FREE shipping to on qualifying orders when you spend or more, processed by Ossila BV. All prices ex. VAT. Qualifying orders ship free worldwide! Fast, secure, and backed by the Ossila guarantee. It looks like you are visiting from , click to shop in or change country. Orders to the EU are processed by our EU subsidiary.

It looks like you are using an unsupported browser. You can still place orders by emailing us on, but you may experience issues browsing our website. Please consider upgrading to a modern browser for better security and an improved browsing experience.


An electrode is a conductive material that transmits electricity and facilitates electron transfer when an electric current is applied, enabling electrical reactions. Electrodes are integral to circuits and interact with components like electrolyte solutions or air.

Electrodes play crucial roles in various applications, such as measuring electrical impulses in medical diagnostics, driving electrochemical reactions in batteries, and emitting or collecting electrons in electronic devices.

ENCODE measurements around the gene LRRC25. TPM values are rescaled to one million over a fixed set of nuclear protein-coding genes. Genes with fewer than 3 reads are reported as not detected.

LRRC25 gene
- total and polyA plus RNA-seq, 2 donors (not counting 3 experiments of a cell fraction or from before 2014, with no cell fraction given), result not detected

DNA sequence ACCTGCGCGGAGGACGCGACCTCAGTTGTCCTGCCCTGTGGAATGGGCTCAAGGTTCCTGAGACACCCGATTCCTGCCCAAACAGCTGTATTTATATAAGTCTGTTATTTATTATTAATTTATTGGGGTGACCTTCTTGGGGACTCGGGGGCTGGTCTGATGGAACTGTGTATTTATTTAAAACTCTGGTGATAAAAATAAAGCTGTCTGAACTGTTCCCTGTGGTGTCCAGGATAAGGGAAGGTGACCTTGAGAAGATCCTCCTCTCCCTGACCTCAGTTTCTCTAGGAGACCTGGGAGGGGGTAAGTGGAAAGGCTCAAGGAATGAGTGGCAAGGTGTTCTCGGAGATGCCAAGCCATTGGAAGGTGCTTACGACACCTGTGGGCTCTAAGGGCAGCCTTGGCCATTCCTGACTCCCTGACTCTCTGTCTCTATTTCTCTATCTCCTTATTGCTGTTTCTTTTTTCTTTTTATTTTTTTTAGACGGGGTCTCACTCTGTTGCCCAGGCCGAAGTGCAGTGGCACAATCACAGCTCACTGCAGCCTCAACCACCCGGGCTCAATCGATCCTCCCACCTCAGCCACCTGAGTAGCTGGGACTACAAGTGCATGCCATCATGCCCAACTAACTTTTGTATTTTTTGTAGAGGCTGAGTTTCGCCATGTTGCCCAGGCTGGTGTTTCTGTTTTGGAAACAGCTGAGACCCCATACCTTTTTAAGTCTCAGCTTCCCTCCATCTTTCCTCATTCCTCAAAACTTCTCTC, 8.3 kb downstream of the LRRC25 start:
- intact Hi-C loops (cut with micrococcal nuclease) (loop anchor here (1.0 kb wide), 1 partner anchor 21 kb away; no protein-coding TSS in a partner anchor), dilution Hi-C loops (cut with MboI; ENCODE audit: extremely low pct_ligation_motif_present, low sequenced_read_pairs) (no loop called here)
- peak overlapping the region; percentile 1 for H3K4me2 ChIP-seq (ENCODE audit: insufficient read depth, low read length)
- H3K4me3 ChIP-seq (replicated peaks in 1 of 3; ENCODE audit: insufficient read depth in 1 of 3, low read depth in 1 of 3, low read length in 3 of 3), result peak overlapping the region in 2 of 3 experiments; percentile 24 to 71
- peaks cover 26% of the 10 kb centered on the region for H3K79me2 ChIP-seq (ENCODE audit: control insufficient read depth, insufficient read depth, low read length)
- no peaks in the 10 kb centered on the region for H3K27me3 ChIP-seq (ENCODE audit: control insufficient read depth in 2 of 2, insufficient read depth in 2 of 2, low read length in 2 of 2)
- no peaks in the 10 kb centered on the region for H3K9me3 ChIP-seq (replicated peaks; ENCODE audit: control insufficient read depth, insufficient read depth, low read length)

Electrodes are also the primary sites for oxidation and reduction reactions in electrochemical cells. Within electrochemical cells you may need: a working electrode, a counter electrode and a reference electrode.

Explore our range of electrodes from the platinum disc working electrode to the Ag/AgCl reference electrode.

To maintain the high quality of our working electrodes, consider using our electrode polishing kit.

Browse all Electrodes

Related categories: substrates and fabricationelectrochemical cells, photoelectrochemical cells, potentiostat, electrochemistry

Filter by product type:

Resources and Support

What are electrodes What are electrodes?

An electrode is made from conductive material that can transmit electricity. When an electric current is applied, the electrode facilitates the transfer of electrons, enabling electrical reactions.

What is a redox reaction? What is a redox reaction?

A redox reaction, also referred to as an oxidation-reduction reaction, involves the loss or gain of electrons. The loss of electrons is called oxidation and the gain of the electrons reduction.

Return to the top